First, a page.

I count the raindrops on the branches,
they gleam, but don’t fall,
shimmering strings of drops
in the bare branches.
The meadow looks at me
with large eyes of water.

Solace is nowhere in the enchanting imagery; there is often no place to stand:

Restless brilliance, blade
swung in a wide arc,
sickle of sun.

I lie there like the meadow
and feel your knife,
irresistible and cold,
moving closer.

And all the flowers
in my heart.

The wonder of these translations, both Kafatou’s and Burrows’s, is how the poems whisper to us in English as well. It’s a mysterious effect, accomplished not only through close attention to sense—that “play of light and shade,” of clarity and elusiveness—but to the sounds of speech, where the poet-translators’ arrangements form a kind of language within the language. I often want to listen only to the music:

My shadow
the smallest loneliest
among the dead

On the island of light

Both translators’ introductions are authoritative and informative. They celebrate Domin’s optimism, though Kafatou’s commentary is more circumspect, as if to make sure the poems speak for themselves. The light that permeates so many of the poems receives a different emphasis, even a spiritual intensity, in Burrows’s book, which, with its cover awash in bright, warm greens and yellows, could almost be mistaken for a guide to religious affirmation rather than a book of complex, darkly modern poems.

More emphasis is given, in Burrows’s selection, and in the foreword by Marion Tauschwitz, to the centrality of Domin’s determination to “love nevertheless” despite the shadow of the war and her painful marriage. The poems in this selection more frequently reveal Christian forms—a celebration of Christmas, an invocation of the saints, a crucifixion—and a whiff of controversy arises from a portion of Tauschwitz’s foreword in which she describes the reaction to Domin’s first book, Nur Eine Rose als Stütze (Only a Rose for Support):

[Domin’s] return to Germany …  was an experience of utmost fragility. To exchange the feeling of return for the feeling of being-at-home called for fresh courage: the courage of forgiveness. … When the philosopher Hans-Georg Gadamer subsequently called her the “poet of return,” this was balm for those German souls who saw her, as a Jewish-born poet, as one who after her return was prepared to forgive and thus purportedly mitigate their German guilt. Jewish colleagues, and above all the poet Paul Celan, held this against her. The initial euphoria over her first book of poems was followed by years of struggle against the male-dominated literary scene of the times.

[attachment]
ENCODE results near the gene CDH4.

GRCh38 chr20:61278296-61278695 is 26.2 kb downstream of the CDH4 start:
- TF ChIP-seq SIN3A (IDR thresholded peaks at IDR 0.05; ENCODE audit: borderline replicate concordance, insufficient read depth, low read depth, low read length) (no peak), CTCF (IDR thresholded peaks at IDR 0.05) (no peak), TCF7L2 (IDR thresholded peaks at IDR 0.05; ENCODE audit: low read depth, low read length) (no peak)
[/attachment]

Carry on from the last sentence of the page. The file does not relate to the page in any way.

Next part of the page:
Tauschwitz’s abrupt pivot away from Celan’s resentment and the fraught notion of forgiveness to the too-easy target of male dominance in the postwar literary scene raises many questions. What does Tauschwitz mean by “Jewish-born” poet? Was Domin only Jewish by birth? Did she at some point no longer consider herself a Jew? Was it only Celan’s “Jewish colleagues” who were troubled by this supposed inclination toward forgiveness? What could forgiveness of Nazi Germany by an individual poet even mean in this historical context?

Kafatou points out that Domin’s poems seek to speak “to the moral core in each person,” and the poems in both books explore endurance, remembrance, responsibility, belonging, tolerance, a love for what is “unlosable,” and a determination to love “nonetheless.” While Burrows’s translations often seem to strive for philosophical exactitude, Kafatou’s prioritize concision and musicality, though it would be a mistake to overstate this comparison. And, if I have quibbles with the translations here and there, what matters is that these translators and publishers have made an important contribution, bringing us two books that deserve widespread attention.

Published on November 21, 2023